The past couple of years have been a stark reminder that as companies and business operations continue to expand overseas, the risks to their travelling employees are greater than ever before. The “Breaking News” of another terrorist attack is often impossible to predict in a corporate setting. However, there are arguably more important aspects to employee safety that are often overlooked, namely the risks that originate from the environment in which the employee is travelling to or carrying out their work.
In this macro-environment, risks may come from a myriad of sources including the local geography, disease and illness due to pollution or unsanitary conditions, crime and political upheaval. Terrorism is an ever-present risk, one that will likely continue to increase as companies look to expand into foreign markets.
In some countries, the aspect of ‘Duty of Care’ has some real ‘teeth’ behind the words; robust legislation will hold an employer liable if they neglect to properly inform, prepare and protect the health and safety of their employees. However, outside of these jurisdictions the question remains: how can companies address the subject of ‘Duty of Care’ in the same way that all other health and safety aspects are addressed while simultaneously balancing limited resources? One answer is through training.
Some employers don't realize that appropriate training can give an employee a considerable amount of control over a challenging or unfamiliar environment. In turn, this enables him or her to vastly reduce the risks said environment poses to them and ultimately, to the company.
Others may see training as an unnecessary and unwanted expense. These people may argue that experience is the important thing. This argument overlooks the salient fact that experience is both retroactive and a matter of luck. More importantly there are direct and quantifiable business results from the investment in training that will likely far outweigh the upfront cost.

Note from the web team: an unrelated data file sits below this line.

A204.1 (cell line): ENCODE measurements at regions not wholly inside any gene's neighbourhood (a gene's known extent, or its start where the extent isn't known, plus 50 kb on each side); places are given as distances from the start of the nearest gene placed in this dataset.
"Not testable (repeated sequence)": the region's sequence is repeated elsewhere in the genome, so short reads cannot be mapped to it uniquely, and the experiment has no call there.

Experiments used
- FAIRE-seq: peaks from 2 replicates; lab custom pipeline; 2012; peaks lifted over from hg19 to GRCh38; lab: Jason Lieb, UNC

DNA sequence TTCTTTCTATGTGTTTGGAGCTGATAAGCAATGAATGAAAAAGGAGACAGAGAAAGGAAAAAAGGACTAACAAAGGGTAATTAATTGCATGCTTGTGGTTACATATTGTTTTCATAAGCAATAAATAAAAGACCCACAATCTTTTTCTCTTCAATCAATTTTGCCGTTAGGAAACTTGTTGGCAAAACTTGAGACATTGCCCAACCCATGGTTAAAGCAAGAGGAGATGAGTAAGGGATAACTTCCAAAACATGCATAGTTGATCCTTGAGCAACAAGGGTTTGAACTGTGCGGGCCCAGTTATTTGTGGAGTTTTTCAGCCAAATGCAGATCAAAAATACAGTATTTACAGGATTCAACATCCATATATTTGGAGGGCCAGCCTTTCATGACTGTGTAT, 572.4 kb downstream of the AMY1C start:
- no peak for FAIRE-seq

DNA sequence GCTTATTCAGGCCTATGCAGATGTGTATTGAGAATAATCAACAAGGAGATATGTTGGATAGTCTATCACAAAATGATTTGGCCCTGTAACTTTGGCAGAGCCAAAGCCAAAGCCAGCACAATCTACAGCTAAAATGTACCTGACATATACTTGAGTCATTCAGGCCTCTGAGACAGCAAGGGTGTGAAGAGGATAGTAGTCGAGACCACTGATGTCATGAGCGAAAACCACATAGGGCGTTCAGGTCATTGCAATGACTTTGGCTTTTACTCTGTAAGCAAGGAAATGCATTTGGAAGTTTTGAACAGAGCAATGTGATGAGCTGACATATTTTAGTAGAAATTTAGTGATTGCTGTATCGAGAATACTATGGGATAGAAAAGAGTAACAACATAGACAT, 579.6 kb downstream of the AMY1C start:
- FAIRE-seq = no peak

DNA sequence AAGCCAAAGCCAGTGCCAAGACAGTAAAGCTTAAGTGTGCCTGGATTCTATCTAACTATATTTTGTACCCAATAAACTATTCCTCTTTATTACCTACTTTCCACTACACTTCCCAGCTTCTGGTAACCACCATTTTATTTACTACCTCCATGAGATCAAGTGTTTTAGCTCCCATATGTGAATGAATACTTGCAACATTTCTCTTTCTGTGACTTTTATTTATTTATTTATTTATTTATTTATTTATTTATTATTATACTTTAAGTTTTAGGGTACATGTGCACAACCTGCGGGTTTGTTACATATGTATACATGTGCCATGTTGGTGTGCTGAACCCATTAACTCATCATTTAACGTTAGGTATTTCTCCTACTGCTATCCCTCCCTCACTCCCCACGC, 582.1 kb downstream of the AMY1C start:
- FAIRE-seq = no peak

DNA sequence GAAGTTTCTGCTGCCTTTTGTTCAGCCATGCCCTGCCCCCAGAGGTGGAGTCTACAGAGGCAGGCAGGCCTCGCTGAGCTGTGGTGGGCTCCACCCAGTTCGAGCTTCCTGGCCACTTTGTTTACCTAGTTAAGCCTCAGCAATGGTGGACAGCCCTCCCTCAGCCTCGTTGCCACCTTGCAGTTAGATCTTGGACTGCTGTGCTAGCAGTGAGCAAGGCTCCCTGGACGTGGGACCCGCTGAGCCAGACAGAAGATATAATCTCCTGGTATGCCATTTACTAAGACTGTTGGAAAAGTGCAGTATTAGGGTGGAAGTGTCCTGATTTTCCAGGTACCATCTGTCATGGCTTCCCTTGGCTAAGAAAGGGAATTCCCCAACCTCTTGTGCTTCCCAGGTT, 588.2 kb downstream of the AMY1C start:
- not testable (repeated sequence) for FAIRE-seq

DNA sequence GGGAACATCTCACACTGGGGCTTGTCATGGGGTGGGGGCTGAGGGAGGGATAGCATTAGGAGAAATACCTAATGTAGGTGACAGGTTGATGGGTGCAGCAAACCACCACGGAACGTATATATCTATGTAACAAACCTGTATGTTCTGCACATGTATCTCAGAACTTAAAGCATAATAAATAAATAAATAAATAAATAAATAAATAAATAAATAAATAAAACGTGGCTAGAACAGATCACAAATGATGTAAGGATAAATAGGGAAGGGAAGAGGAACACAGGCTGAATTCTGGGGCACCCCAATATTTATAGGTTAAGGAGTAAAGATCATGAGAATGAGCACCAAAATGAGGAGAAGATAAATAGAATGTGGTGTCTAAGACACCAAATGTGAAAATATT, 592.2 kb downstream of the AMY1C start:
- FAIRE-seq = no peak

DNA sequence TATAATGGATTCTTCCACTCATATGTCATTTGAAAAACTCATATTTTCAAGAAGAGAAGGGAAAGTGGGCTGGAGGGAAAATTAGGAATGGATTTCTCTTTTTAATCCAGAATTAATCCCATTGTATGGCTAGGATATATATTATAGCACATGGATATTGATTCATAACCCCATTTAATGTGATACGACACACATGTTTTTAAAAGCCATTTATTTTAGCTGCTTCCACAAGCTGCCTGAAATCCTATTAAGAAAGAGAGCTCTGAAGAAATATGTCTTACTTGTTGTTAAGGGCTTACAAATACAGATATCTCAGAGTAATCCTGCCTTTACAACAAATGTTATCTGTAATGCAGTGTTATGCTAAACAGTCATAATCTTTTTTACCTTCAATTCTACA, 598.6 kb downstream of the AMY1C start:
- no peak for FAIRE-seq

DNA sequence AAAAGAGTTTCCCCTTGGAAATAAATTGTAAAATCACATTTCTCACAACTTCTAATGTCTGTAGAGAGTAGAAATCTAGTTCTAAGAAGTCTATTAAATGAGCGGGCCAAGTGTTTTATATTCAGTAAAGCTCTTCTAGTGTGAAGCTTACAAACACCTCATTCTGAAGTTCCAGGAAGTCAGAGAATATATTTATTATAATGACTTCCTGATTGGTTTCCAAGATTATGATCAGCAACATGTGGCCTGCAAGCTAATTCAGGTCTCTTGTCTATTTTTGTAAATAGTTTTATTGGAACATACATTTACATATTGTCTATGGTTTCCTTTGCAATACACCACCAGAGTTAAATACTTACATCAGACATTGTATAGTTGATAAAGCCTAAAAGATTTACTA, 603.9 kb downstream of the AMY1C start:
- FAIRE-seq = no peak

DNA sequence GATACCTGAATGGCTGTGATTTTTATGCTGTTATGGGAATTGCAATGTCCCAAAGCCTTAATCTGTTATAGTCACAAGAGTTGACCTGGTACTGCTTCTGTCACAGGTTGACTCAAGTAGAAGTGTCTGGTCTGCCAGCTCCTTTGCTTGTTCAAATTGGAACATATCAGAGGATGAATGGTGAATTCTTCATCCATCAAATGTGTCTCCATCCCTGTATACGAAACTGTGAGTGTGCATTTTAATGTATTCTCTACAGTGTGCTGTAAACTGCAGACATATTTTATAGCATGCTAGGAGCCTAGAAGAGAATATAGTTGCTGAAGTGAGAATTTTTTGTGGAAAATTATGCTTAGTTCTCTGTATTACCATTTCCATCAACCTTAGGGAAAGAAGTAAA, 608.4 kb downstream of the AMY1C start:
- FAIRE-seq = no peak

Training helps reduce the risk
Through training, risks to the company assets (employees and facilities) will be reduced. Operations are more effective; employees who have greater control over their environment are more productive and less distracted by their concerns about safety.
Employee relations and commitment have also been shown to improve when employers make this investment in their staff. As turnover can cost companies a great deal of money, significant returns on investment are seen in retention as well.
Teams work better together when they know they can rely on each other in a crisis. The employer has an opportunity to fulfil its ‘duty of care’ by providing not only training for the job, but also for a challenging environment. In turn, this decreases company liability. Shareholders appreciate the commitment to staff safety, and corporate communications are enhanced.
A corporate commitment to travel safety training also attracts the best employees, offering the company a greater competitive advantage over other players in the marketplace
The next questions to ask are: what type of training should be provided? How much, and in what format? This very much depends on your company, employees, and to some degree, their risk exposure. Whichever form you decide upon, it is important to visualize and experiment with what will provide the most help to your organization.
As the geopolitical maps change and interact, companies looking to operate successfully in the more challenging regions of the world will need to consider the path forward. Companies must understand that what may appear at first to be a cost centre is in fact a critical opportunity to improve staff safety, company operations and financial results. It is an opportunity that no company will want to walk away from.